Officials confirm Mitchelton-Scott backing through end of 2022

Renewed commitment from longtime team owner will help in contract talks.

Photo: Getty Images

Heading out the door? Read this article on the new Outside+ app available now on iOS devices for members! Download the app.

The future of Mitchelton-Scott is secure through the end of the 2022 season.

That’s according to sport director Matt White, who revealed the detail during an SBS podcast speaking about the future of the Australian-backed men’s and women’s team. Team officials confirmed to VeloNews that more details will be revealed shortly, and added that founding team owner Gerry Ryan has assured staffers the team’s future is assured for at least two more seasons.

“The big difference and the thing that has really steadied the ship is obviously the commitment from Gerry Ryan,” White told SBS. “Everybody in the organization, young or old, everyone knows that when Gerry says something it happens.”

The news is the latest twist in an ongoing saga the past several weeks within the popular Australian team after the confirmation and sudden reversal of a new Spanish sponsor, Manuela Fundación. Last month, after seeing budget cuts across the team during the coronavirus shutdown, the team announced that the largely unknown Manuela Foundation would take over naming rights for the team, and that new racing jerseys and colors would be ready for the Vuelta a Burgos by the end of July.

At first, the arrival of new title sponsors seemed to serve as a salve for the squad, but conflicting stories and ambiguity about the nature of the deal soon saw things unravel. Ryan, an Australian businessman who founded the team in 2011, insisted that he retained ownership of the team’s license, while the new Spanish backers which included ex-pro Stefano Garzelli said they signed a deal with now-former team manager Shayne Bannan for control of the team’s future.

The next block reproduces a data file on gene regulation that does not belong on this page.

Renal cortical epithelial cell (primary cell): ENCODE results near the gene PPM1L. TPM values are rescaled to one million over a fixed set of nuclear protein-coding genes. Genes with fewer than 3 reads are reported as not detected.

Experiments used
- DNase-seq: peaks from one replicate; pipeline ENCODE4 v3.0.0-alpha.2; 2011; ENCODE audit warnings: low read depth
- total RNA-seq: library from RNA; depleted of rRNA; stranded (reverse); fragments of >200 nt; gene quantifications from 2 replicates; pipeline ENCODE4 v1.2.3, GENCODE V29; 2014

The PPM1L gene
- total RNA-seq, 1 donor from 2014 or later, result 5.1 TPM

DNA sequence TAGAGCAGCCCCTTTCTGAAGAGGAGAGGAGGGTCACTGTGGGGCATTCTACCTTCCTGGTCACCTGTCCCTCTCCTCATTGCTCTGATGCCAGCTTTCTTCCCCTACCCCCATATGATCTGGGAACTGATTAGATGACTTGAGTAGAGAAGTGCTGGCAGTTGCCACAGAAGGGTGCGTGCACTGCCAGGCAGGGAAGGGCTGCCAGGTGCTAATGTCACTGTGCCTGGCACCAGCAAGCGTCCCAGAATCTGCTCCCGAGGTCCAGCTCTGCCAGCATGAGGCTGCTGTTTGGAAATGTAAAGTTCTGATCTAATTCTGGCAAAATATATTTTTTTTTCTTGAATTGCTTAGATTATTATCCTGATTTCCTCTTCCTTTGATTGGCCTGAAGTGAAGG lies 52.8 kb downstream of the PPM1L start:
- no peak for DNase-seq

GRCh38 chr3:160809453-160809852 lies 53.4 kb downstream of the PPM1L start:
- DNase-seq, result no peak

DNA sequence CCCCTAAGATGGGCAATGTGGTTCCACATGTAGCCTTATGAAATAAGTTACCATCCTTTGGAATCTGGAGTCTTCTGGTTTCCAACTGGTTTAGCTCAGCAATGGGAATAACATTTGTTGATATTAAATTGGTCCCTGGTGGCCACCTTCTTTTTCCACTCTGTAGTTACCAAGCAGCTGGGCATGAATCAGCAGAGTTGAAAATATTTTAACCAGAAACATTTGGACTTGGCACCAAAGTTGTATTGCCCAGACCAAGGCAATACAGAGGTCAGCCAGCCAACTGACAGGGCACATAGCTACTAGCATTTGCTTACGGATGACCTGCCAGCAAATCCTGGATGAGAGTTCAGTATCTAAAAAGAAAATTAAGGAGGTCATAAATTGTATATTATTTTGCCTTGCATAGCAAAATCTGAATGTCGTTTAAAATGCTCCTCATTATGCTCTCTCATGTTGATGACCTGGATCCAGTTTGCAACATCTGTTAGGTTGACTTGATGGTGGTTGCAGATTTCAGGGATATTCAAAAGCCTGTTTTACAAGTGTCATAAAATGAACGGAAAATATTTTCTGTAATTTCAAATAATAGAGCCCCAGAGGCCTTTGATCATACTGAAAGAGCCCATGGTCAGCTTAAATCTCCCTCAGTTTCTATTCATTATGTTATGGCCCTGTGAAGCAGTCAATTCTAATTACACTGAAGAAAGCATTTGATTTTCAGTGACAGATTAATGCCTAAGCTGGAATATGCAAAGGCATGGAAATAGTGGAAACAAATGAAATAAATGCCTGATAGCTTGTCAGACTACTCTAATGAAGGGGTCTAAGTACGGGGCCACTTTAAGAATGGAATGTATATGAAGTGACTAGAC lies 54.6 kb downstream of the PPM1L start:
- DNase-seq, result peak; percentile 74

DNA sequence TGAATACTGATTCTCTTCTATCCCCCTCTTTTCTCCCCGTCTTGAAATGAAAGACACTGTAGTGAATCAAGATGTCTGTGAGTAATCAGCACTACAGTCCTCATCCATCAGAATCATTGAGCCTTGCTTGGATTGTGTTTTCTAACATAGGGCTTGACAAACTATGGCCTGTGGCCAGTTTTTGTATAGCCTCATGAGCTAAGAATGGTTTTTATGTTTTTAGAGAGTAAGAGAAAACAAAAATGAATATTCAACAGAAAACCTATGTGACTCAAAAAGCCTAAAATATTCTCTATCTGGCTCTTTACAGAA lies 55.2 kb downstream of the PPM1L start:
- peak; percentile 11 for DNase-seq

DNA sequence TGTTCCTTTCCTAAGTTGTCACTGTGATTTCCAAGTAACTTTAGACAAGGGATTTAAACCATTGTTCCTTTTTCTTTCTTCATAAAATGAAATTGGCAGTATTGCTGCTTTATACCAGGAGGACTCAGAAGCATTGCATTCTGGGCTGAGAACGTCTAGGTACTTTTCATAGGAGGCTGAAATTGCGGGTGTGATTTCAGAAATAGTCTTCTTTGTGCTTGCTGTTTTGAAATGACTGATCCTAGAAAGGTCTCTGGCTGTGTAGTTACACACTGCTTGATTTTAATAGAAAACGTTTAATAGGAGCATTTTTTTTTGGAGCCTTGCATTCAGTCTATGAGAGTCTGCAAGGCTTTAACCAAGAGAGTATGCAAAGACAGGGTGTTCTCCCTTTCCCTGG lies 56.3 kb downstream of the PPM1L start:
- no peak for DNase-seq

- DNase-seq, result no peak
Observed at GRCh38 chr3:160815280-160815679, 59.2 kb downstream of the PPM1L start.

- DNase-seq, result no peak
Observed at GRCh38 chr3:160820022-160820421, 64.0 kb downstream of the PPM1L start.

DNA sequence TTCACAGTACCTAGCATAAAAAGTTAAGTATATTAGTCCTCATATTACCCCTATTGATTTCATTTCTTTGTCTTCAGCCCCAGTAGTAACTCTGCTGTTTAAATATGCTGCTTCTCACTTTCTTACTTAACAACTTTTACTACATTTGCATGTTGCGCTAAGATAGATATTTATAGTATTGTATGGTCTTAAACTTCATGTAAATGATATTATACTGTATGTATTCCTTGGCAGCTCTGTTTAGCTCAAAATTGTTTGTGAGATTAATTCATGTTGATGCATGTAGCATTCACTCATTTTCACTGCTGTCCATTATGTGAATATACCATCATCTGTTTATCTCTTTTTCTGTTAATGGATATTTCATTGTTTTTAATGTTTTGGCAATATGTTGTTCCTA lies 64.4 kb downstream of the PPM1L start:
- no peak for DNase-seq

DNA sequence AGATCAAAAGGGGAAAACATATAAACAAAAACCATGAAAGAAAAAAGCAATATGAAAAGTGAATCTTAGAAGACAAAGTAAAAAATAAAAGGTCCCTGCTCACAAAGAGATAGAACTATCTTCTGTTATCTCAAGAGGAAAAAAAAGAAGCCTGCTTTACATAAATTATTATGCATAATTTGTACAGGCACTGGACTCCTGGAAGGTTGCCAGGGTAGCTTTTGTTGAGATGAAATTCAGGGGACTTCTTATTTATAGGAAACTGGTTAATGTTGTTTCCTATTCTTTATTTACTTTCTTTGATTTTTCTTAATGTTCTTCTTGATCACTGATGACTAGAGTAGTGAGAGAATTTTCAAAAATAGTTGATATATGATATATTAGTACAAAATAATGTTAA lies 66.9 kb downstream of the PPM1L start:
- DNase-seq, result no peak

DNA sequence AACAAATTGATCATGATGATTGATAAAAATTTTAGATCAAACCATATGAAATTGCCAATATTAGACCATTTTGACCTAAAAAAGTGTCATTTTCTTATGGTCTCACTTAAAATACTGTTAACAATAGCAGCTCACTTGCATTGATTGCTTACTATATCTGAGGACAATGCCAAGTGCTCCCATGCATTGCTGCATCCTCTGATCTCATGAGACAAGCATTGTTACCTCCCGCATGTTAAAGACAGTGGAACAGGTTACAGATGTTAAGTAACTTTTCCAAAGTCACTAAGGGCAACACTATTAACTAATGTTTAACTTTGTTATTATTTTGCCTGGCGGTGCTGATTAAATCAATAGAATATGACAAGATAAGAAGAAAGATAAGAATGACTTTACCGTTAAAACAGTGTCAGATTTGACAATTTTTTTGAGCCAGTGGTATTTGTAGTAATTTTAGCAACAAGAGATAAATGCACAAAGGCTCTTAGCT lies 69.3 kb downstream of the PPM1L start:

Ryan eventually negated the deal, and though more details have not yet been revealed, Bannan and another team associate were out, and peloton veteran Brent Copeland was named as new general manager in a behind-the-scenes shakeup. Darach McQuaid, who helped organize the highly successful “Big Start” in Belfast for the 2014 Giro d’Italia, also joined the management team.

The ongoing uncertainty rocked the team, and White said Ryan’s commitment through 2022 will help settle things down as racing is set to resume later this month.

“There was a couple of weeks there — with the story from the Manuela Foundation — there were a lot of questions that we had about that foundation,” White told SBS. “It was a bit of a shaky period, we didn’t know anything about the sponsor, anything about the guy. It’s a foundation that doesn’t exist yet, but the big steadying of the ship was the commitment from Gerry for two more years.”

The two-year commitment is important for another reason — rider contracts.

Many of the teams top stars, including the Yates brothers and world champion Annemiek Van Vleuten, are off-contract at the end of 2020, and have been linked to join such teams as Team Ineos and Trek-Segafredo. Ryan’s renewed two-year commitment will allow White and the management team to offer two-year contracts, an important marker as most riders don’t want to sign one-year deals with many of its existing riders and new recruits.

“I think you’ll see in our team (men’s team) and the women’s team, a very similar line-up for the next few years,” White told SBS. “There won’t be many changes with staff or riders, and we’re looking forward to be getting back on the road and winning again.”

The men’s team is slated to race at the Burgos tour later this month in Spain, while the women’s team also revs up in Spain with a pair of one-day races.

Trending on Velo

An American in France

What’s it like to be an American cyclist living in France? Watch to get professional road cyclist Joe Dombrowski’s view.